The National Endowment for the Arts will award $14.5 million in federal matching grants to arts organizations for 1993--including $1.5 million earmarked for seven Southern California arts institutions.
The seven grantees are Los Angeles' Music Center Opera Assn., which will receive $470,000; American Film Institute ($350,000); Los Angeles Philharmonic ($175,000); the Los Angeles Festival ($125,000); Santa Monica's Cornerstone Theater Company (210,000); the Museum of Contemporary Art, San Diego ($210,000); and Costa Mesa's South Coast Repertory ($115,000).
The list of California recipients also includes the American Conservatory Theater ($235,000) and the Women's Philharmonic ($75,000), both of San Francisco, boosting the total funding for California groups to $1.88 million.
The funding is awarded through the NEA's Challenge Grant program, which requires the grantees to raise a minimum of three private dollars for every dollar awarded by the NEA, over a three-year period. The grant program will fund 60 cultural organizations in 22 states, selected from an applicant pool of 268 groups nationwide.
This year's grants range from $1 million down to $75,000. The largest grant goes to the Atlanta Arts Alliance's Woodruff Arts Center, to assist the center's multimillion-dollar fund drive to benefit its Alliance Theater.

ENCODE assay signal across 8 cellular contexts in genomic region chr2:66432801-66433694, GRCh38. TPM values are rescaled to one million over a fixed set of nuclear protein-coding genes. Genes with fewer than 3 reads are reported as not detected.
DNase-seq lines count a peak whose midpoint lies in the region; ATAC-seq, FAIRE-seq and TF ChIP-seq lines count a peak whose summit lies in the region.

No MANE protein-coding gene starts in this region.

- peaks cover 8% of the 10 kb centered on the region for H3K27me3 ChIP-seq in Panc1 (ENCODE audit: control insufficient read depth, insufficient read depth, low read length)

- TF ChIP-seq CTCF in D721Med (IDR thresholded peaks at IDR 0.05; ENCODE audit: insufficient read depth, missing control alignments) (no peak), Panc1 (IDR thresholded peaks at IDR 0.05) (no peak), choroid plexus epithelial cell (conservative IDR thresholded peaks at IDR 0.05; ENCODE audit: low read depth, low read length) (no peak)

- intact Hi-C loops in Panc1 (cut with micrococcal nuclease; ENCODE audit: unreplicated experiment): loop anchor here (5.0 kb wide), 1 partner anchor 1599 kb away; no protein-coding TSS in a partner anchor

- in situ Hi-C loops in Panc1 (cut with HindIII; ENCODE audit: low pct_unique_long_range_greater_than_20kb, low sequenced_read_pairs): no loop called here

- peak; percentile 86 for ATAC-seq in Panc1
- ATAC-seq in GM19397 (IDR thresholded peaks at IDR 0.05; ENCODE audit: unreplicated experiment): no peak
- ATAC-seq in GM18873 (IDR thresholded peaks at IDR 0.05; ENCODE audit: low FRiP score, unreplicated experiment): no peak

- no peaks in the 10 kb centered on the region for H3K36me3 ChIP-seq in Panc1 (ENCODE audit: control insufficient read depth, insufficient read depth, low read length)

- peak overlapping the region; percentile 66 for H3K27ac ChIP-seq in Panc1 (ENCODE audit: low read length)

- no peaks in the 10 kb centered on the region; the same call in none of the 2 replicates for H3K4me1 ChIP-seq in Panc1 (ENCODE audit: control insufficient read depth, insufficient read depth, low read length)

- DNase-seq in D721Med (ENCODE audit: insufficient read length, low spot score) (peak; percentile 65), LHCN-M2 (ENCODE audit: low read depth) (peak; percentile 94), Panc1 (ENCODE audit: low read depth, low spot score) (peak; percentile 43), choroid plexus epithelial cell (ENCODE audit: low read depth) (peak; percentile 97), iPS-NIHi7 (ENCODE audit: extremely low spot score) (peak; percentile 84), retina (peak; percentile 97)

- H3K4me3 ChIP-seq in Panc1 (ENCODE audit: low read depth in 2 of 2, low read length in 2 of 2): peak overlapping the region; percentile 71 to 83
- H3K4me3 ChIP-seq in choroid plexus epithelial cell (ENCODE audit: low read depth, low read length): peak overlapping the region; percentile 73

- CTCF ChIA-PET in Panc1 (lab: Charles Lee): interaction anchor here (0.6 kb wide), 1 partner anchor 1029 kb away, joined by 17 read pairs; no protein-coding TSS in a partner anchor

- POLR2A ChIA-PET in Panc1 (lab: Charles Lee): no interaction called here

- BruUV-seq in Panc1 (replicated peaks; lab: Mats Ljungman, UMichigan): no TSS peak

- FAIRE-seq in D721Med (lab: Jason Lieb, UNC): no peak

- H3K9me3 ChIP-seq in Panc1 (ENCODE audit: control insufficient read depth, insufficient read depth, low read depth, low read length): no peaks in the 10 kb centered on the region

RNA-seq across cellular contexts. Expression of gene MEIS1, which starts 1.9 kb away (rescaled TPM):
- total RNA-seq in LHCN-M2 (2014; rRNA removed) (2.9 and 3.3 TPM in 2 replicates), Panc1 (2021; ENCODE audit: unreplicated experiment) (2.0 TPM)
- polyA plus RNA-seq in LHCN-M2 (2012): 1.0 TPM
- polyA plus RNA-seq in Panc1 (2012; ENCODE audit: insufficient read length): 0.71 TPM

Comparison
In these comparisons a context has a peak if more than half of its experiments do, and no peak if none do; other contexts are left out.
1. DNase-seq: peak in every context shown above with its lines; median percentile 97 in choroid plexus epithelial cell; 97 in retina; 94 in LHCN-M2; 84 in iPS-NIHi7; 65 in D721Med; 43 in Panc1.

The American Film Institute grant will support a new $1.5-million film preservation project honoring the 100th anniversary of cinema, among other AFI projects. The Los Angeles Festival will divide its funds between its upcoming August-October festival celebrating the arts of the Middle East and Africa, and the development of programs exploring the roots of dance and music forms of particular interest to teen-age audiences, including rap and hip-hop, because the young audience has traditionally been underserved by arts programs.
Santa Monica's Cornerstone Theater plans to produce three theater pieces over a period of three years, resulting from three multi-week residencies. "Bridge Productions" will devote its first residency to senior citizens, Arab-Americans and Latinos; the second will focus on Korean- and African-Americans. The third residency will result in an original three-act play "focusing on the interconnection of living and working environments."
South Coast Repertory plans to establish an endowment for its Nexus Program, which will support commissions from minority and alternative theater artists.
The $75,000 grant to San Francisco's Women's Philharmonic will help to commission works by women composers. The Museum of Contemporary Art, San Diego, will use its grant toward a projected renovation of its La Jolla facility designed by architect Robert Venturi.
The Los Angeles Opera, the Los Angeles Philharmonic and the American Conservatory Theater (ACT) will use their grants for such needs as on-going support, purchases of new equipment and building renovation. ACT's main focus will be restoring its theater following extensive earthquake damage in 1989.